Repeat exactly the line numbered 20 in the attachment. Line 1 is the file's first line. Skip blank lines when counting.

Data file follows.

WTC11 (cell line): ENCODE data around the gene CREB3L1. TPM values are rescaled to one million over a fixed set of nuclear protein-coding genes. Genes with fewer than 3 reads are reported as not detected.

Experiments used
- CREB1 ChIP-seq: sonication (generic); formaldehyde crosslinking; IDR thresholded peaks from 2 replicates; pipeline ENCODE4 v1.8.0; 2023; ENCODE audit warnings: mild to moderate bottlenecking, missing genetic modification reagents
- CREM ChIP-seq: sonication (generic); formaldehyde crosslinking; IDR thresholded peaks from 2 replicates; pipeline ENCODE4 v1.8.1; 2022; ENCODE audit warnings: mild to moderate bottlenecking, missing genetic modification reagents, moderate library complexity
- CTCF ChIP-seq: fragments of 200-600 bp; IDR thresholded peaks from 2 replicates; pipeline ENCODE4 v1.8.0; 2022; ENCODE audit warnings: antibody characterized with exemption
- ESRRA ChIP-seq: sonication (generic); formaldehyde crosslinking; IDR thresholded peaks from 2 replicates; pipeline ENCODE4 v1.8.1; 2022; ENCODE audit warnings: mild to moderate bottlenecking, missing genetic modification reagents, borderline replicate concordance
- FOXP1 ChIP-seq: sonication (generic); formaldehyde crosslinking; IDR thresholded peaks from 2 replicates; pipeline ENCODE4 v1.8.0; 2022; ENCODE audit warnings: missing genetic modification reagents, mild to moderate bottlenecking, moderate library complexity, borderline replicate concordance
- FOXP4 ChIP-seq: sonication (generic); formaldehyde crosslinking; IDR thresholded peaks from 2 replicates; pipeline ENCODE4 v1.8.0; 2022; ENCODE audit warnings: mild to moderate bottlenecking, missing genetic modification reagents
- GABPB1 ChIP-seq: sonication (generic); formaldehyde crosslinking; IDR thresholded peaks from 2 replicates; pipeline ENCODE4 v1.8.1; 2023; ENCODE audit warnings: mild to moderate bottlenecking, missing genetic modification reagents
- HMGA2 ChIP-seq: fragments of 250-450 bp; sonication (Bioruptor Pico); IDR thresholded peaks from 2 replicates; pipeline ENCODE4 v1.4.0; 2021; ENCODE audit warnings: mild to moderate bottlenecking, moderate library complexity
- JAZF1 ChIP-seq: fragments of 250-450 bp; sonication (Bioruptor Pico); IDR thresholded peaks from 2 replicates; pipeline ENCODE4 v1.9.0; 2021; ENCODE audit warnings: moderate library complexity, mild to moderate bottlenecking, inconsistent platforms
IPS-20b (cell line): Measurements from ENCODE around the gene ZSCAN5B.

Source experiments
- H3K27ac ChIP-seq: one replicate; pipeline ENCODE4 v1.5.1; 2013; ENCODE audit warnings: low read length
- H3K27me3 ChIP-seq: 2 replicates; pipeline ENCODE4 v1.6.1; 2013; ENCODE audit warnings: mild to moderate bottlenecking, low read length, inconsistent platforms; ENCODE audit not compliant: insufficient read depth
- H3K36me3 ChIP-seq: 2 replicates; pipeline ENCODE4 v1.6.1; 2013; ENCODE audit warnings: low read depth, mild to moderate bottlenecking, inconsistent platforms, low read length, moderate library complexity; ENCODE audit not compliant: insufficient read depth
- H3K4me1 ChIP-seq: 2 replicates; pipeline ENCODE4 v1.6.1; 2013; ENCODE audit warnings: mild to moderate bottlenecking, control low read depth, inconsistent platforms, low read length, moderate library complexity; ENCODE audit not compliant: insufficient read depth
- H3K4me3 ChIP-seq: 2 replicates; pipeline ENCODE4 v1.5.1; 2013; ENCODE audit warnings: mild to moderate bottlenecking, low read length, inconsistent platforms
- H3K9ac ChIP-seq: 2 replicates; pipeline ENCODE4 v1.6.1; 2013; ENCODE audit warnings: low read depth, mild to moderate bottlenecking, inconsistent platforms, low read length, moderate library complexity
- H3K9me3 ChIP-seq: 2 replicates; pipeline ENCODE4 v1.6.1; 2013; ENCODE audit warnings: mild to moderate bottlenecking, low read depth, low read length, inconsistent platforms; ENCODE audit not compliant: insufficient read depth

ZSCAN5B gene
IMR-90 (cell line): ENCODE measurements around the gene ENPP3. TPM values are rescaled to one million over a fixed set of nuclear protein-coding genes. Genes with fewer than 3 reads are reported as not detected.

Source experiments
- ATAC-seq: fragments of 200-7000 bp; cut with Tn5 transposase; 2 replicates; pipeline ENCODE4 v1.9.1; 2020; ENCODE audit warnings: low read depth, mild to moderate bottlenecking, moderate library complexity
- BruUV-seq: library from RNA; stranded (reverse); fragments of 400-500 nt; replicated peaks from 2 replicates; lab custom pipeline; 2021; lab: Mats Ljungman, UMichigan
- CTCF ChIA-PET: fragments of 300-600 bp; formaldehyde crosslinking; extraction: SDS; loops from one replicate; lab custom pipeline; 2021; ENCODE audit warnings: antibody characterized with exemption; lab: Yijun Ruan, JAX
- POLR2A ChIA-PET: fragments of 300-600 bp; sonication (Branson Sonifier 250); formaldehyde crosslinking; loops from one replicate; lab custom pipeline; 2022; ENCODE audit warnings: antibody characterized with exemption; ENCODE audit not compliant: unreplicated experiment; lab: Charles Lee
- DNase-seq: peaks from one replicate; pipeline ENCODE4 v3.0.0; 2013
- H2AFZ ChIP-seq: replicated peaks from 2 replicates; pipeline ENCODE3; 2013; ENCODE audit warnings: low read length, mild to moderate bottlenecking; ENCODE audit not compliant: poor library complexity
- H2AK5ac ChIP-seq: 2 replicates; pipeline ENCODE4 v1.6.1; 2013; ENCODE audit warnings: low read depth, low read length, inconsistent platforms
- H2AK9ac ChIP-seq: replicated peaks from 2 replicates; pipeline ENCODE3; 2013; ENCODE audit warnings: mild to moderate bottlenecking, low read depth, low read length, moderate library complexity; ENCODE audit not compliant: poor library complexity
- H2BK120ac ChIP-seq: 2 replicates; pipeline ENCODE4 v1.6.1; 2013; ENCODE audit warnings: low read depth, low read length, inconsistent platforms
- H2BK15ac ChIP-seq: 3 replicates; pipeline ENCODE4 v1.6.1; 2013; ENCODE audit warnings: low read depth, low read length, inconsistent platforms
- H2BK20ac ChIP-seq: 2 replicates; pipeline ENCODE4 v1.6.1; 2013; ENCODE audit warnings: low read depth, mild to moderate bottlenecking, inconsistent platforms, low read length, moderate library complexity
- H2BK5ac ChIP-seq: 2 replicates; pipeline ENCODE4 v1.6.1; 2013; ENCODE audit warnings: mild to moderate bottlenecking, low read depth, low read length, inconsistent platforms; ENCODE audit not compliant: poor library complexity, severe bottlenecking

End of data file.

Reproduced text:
- H3K9me3 ChIP-seq: 2 replicates; pipeline ENCODE4 v1.6.1; 2013; ENCODE audit warnings: mild to moderate bottlenecking, low read depth, low read length, inconsistent platforms; ENCODE audit not compliant: insufficient read depth